Rosenthal notes that the first rain that pounds on the skylight while a man and his future wife become involved "is about creative energy. He comes up with this terrific design because he had sex, and the building he creates is about light. This room should be about light...we wanted there to be something magical and kind of unreal." "I knew from the beginning it would be filled with all sorts of texture," Solger-Binder says, noting that she began with a shooting star. In the first act, drab striated clouds peeked in and out, clouds that became dramatic in lightning sequences.
Solger-Binder watched the rain run in the shop, then experimented, putting lights everywhere to test their effects. Instead of using available hanging positions in the theatre, she set units up on the grid and colored them. For the rain curtain, she used a medium saturated blue that merged with the sound of the rain and the moisture to suggest a sexual energy. She went for an ethereal quality by lighting the curtain all the way up to the top, generating light from below with side accents.
"The realistic light hit the skylight in front of the streetlight and was intended to look like rain...Ultimately, we wound up downlighting the rain and accenting a little to the front and side of it," she says, noting that the rain begins in a blackout. The audience, in the dark, hears the rain start.
Coordinated with light-created clouds on a cyc, a radio blasted presidential comments, from Clinton through Reagan and Nixon to Kennedy to take us back in time at the top of Act Two. All scenic elements become warmer and brighter as the play moves back, from a dark shadowed environment to a passionate second act full of color. The edgy composition/sound design co-created by Michael Bodeen and Rob Milburn for Act One becomes unashamedly romantic later. Recorded rain proved unnecessary; the sound of actual water was often too loud, requiring another deflector system that thinned out the sound as it moved down the diagonal, instead of allowing water to fall into one big basin.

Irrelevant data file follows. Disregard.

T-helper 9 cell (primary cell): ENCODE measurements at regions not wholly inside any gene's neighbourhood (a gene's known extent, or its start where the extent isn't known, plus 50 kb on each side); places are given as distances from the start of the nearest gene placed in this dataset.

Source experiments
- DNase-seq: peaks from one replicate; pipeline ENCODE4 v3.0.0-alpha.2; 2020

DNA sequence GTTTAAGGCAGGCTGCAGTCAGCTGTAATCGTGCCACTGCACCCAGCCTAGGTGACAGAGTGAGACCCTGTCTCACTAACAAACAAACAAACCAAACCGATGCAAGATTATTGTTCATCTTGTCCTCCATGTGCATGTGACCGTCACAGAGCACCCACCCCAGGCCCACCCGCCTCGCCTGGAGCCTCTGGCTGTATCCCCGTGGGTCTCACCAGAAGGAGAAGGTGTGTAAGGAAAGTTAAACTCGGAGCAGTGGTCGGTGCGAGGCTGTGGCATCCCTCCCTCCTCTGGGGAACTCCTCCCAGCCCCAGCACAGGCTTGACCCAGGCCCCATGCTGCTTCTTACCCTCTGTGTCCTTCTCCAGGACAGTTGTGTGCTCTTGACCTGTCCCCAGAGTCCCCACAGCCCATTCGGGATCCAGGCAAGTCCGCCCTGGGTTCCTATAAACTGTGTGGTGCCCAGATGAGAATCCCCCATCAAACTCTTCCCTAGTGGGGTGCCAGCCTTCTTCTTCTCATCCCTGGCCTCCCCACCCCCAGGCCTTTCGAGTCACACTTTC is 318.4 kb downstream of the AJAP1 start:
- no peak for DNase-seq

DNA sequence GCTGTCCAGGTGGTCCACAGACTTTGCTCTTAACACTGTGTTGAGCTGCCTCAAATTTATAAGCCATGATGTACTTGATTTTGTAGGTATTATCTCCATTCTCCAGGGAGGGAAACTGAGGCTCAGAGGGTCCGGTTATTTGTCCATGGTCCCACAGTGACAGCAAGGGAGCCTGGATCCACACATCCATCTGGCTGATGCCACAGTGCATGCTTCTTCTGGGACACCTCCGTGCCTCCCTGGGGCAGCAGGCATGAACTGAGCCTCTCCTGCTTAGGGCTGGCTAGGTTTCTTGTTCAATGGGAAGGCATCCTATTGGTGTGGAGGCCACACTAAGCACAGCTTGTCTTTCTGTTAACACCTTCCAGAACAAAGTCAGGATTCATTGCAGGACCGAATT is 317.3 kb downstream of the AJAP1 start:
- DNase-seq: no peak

Costume designer Allison Reeds Scotchguarded raincoats and waterproofed shoes. Most clothing could go right into the dryer, excepting shoes and wool trousers. For one actor who stands in the rain until soaked, she substituted a washable polyester wool blend, which holds up better. Shopping the show made doubling feasible for most garments. Reeds says flatfooted and narrow-legged trousers are appropriate to both periods, and she hemmed contemporary clothing to invoke the 60s.
Kudos to director Anna D. Shapiro and a first-rate cast (Ian Barford, Tracy Letts, Amy Morton) who transformed from children into their parents. A hot-water tank would have created further complications, so the rain fell at room temperature, about 70 degrees (bathwater is about 125 degrees). The actors never let on they were cold--or that the bathroom door was shorter than they were on the sideways-raked stage. When the very steep skylight leaked at the seams during techs, actors pitched in by picking up old paint cans that might have been found in the corner of such an apartment; in character, they moved cans under leaks. Roofing tar solved the problem before previews.